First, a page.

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The Buffalo Hostel has been ordered by the city to shut down on March 1, Hostel officials confirmed Thursday.


The formal order came in a letter sent this week by the Buffalo Urban Renewal Agency

— the Hostel’s landlord — to the Hostel’s lawyer. 


“This is life shattering for us. It’s the end of a successful business in the Theater District,” said Katherine Pessecow, a Hostel board member and chair of its community engagement. “We’re in shock.”

Despite the order, Hostel officials intend to keep fighting. They will meet with members of the City Council on Tuesday.


The Hostel has been in limbo since November when it was informed that BURA —headed by Mayor Byron Brown — wanted the Hostel to vacate and shut down once stabilization work was to start on the Washington Street building adjacent to the Hostel. That building, owned by BURA, has been deteriorating for many years. There is no firm date yet for that work to begin.


Buffalo’s Investigative Post had reported BURA was considering either rehabilitating the building or demolishing it. BURA eventually voted on making the necessary structural repairs.


Pessecow said communication with the city had been problematic ever since, with most of the Hostel’s outreach to city officials going unanswered. Pessecow said there’s now speculation the city has a deal in place with someone to develop the property, possibly for luxury housing.


“We want the city to vacate its March 1 order,” said Pessecow. “We’ve been here 27 years. We have been trying to work with the city to do everything the right way. This is not what BURA told us last year and we are in shock.”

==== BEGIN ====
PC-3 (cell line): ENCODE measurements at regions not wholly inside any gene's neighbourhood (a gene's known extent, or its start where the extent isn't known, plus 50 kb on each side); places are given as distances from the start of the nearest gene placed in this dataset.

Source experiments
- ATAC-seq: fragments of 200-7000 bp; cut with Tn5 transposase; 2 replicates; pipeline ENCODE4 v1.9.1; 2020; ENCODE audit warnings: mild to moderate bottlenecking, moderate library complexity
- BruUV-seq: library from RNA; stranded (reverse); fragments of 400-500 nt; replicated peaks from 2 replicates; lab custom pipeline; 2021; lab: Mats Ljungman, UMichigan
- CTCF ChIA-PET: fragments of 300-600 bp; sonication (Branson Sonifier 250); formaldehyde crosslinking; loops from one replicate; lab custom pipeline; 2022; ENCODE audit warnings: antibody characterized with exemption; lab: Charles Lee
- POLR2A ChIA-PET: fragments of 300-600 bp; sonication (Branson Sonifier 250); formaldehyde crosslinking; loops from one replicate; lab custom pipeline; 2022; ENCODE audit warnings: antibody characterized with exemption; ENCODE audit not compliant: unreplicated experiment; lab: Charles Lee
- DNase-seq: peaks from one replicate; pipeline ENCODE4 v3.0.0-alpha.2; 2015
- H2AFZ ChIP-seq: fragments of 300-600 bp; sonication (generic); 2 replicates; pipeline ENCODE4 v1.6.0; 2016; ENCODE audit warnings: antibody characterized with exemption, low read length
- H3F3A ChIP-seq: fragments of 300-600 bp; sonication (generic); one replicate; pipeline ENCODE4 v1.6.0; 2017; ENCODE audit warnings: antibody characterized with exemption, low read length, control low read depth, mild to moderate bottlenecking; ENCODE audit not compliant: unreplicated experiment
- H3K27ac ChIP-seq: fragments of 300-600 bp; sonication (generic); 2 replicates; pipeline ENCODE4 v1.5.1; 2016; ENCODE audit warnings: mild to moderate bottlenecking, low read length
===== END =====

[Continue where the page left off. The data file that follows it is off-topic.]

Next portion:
Closure on March 1 would mean the loss of jobs for eight employees, including one who lives at the Hostel. It would also mean the Hostel would lose most of its possessions given that one week would not provide enough time to pack. All future reservations will need to be cancelled too — meaning students who were coming to town to take the bar exam, families locating to Buffalo and planning on staying at the Hostel, and those who had reserved rooms for the upcoming eclipse in April now have to no place to stay.


“We were fully booked,” said Pessecow.


Meanwhile, for Buffalo’s Theater District, shuttering the Hostel means the loss of a tourism and cultural institution that pumped an estimated $1 million into the downtown economy.


The loss of the Hostel will also have an adverse impact on the Buffalo arts scene, resulting in the loss of another performance and gallery venue coming less than a week after news hit that Stamps the Bar in Tonawanda will be closing at the end of March.


The Hostel will be posting a letter on its website that members of the public can sign imploring officials to keep the Hostel open. Yard signs in support of the Hostel are also available for purchase and people can donate through the QR code embedded here.

“We mean a lot of things to a lot of people,” said Pessecow. “Tell your legislators — and tell the city — to keep us here. We need the public more right now than we ever have.”


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